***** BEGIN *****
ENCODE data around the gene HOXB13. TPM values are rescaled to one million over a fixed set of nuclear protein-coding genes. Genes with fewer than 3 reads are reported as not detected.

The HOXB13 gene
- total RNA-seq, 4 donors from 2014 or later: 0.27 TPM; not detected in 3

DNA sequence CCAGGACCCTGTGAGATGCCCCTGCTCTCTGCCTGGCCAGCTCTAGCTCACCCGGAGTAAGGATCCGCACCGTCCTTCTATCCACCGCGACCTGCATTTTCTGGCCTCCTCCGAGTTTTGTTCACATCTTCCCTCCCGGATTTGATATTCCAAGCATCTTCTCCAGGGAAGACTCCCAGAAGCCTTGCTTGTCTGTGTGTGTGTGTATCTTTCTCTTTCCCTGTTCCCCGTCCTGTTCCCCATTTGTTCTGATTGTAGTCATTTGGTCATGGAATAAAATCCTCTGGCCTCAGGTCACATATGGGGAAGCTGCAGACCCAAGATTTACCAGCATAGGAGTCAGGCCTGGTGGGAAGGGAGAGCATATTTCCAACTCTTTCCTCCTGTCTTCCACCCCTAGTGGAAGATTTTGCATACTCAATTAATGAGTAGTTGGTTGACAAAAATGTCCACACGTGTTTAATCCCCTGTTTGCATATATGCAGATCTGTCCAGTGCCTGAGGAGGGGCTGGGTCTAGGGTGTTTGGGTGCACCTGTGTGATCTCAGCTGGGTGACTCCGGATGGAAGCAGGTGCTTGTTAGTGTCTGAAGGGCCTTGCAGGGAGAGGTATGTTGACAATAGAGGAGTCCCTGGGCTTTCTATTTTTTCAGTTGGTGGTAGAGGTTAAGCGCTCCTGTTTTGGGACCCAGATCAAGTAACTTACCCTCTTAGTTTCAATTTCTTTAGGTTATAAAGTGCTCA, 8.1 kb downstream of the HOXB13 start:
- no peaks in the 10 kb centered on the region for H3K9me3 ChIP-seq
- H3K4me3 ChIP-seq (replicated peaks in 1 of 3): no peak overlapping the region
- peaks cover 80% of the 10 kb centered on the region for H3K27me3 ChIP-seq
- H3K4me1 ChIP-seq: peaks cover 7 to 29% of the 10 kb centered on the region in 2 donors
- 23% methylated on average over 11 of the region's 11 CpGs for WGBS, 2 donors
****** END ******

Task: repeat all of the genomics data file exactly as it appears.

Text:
ENCODE data around the gene HOXB13. TPM values are rescaled to one million over a fixed set of nuclear protein-coding genes. Genes with fewer than 3 reads are reported as not detected.

The HOXB13 gene
- total RNA-seq, 4 donors from 2014 or later: 0.27 TPM; not detected in 3

DNA sequence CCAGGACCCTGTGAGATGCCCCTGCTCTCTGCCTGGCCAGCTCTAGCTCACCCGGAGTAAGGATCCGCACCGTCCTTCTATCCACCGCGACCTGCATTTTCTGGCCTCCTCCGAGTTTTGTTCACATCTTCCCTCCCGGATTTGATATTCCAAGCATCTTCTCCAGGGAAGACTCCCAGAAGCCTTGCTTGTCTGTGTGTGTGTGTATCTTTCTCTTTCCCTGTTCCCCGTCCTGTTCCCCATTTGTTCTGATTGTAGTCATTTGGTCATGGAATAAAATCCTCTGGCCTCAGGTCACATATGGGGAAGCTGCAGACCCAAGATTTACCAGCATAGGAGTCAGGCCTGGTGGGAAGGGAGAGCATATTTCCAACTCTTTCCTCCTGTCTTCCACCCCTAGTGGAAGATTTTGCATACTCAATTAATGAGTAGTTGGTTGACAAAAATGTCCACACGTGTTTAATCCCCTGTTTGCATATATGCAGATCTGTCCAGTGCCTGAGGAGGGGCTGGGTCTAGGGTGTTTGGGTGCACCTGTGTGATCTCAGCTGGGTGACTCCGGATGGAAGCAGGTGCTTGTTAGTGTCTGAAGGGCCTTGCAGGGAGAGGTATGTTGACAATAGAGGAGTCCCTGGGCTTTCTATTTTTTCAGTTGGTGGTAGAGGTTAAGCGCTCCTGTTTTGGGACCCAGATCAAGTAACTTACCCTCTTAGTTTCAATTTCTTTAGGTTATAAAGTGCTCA, 8.1 kb downstream of the HOXB13 start:
- no peaks in the 10 kb centered on the region for H3K9me3 ChIP-seq
- H3K4me3 ChIP-seq (replicated peaks in 1 of 3): no peak overlapping the region
- peaks cover 80% of the 10 kb centered on the region for H3K27me3 ChIP-seq
- H3K4me1 ChIP-seq: peaks cover 7 to 29% of the 10 kb centered on the region in 2 donors
- 23% methylated on average over 11 of the region's 11 CpGs for WGBS, 2 donors